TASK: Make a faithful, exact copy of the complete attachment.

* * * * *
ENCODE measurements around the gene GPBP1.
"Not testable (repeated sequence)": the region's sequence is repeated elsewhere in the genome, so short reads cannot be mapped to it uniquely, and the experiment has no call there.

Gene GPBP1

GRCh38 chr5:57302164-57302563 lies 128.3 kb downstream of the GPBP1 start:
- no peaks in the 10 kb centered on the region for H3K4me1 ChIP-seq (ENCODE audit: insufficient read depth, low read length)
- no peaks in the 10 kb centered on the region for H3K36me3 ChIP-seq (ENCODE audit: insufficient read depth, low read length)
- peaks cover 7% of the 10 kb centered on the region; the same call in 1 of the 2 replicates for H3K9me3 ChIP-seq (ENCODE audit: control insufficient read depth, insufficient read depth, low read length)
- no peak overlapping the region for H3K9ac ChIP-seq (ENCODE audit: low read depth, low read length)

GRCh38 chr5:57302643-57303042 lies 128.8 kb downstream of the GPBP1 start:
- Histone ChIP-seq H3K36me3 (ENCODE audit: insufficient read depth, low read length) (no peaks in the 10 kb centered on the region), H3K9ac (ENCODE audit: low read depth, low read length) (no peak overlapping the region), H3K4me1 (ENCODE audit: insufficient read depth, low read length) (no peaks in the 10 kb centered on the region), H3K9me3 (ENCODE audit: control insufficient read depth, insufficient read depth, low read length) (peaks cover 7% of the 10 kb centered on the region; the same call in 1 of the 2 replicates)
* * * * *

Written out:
ENCODE measurements around the gene GPBP1.
"Not testable (repeated sequence)": the region's sequence is repeated elsewhere in the genome, so short reads cannot be mapped to it uniquely, and the experiment has no call there.

Gene GPBP1

GRCh38 chr5:57302164-57302563 lies 128.3 kb downstream of the GPBP1 start:
- no peaks in the 10 kb centered on the region for H3K4me1 ChIP-seq (ENCODE audit: insufficient read depth, low read length)
- no peaks in the 10 kb centered on the region for H3K36me3 ChIP-seq (ENCODE audit: insufficient read depth, low read length)
- peaks cover 7% of the 10 kb centered on the region; the same call in 1 of the 2 replicates for H3K9me3 ChIP-seq (ENCODE audit: control insufficient read depth, insufficient read depth, low read length)
- no peak overlapping the region for H3K9ac ChIP-seq (ENCODE audit: low read depth, low read length)

GRCh38 chr5:57302643-57303042 lies 128.8 kb downstream of the GPBP1 start:
- Histone ChIP-seq H3K36me3 (ENCODE audit: insufficient read depth, low read length) (no peaks in the 10 kb centered on the region), H3K9ac (ENCODE audit: low read depth, low read length) (no peak overlapping the region), H3K4me1 (ENCODE audit: insufficient read depth, low read length) (no peaks in the 10 kb centered on the region), H3K9me3 (ENCODE audit: control insufficient read depth, insufficient read depth, low read length) (peaks cover 7% of the 10 kb centered on the region; the same call in 1 of the 2 replicates)